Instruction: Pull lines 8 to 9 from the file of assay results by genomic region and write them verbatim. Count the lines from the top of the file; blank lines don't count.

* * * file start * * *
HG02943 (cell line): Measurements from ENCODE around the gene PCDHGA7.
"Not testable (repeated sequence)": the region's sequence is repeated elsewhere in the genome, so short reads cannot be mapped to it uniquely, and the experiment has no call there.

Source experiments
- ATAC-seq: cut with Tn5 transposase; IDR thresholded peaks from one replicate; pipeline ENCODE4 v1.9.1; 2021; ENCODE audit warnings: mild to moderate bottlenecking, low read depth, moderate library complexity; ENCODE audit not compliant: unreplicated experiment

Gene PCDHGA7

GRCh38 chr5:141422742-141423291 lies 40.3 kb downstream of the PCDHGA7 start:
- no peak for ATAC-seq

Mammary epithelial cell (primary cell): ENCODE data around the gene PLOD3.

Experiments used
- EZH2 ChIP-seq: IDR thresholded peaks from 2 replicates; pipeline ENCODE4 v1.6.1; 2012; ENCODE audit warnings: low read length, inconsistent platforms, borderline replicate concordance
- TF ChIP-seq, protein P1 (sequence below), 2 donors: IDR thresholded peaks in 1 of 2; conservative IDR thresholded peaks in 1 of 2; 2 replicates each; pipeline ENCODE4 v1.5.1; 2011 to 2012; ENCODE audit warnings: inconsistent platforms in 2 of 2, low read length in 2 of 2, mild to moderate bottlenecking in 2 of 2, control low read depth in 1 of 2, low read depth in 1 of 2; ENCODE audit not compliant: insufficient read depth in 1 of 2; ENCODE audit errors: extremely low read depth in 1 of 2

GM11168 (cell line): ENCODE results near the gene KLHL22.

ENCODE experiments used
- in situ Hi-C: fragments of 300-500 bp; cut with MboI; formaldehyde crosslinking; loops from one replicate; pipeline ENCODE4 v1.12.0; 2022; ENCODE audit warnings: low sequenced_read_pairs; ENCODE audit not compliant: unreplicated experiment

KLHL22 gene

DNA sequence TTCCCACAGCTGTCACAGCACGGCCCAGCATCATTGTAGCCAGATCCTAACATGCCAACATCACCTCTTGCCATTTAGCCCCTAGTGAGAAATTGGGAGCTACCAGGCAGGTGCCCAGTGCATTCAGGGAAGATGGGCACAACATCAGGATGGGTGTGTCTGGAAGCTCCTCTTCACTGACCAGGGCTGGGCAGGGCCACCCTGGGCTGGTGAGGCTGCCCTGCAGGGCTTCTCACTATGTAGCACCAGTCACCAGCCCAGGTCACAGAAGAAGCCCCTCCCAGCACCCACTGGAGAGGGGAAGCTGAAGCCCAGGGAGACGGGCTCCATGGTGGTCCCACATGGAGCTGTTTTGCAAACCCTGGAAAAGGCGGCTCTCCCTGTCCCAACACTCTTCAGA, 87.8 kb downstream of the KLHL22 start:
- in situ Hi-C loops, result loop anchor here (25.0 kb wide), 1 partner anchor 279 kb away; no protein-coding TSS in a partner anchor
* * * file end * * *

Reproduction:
Mammary epithelial cell (primary cell): ENCODE data around the gene PLOD3.

Experiments used